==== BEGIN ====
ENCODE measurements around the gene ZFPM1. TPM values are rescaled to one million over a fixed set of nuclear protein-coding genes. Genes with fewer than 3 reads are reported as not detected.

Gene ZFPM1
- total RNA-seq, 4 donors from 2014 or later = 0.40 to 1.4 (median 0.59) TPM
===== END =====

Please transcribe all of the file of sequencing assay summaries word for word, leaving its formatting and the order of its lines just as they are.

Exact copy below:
ENCODE measurements around the gene ZFPM1. TPM values are rescaled to one million over a fixed set of nuclear protein-coding genes. Genes with fewer than 3 reads are reported as not detected.

Gene ZFPM1
- total RNA-seq, 4 donors from 2014 or later = 0.40 to 1.4 (median 0.59) TPM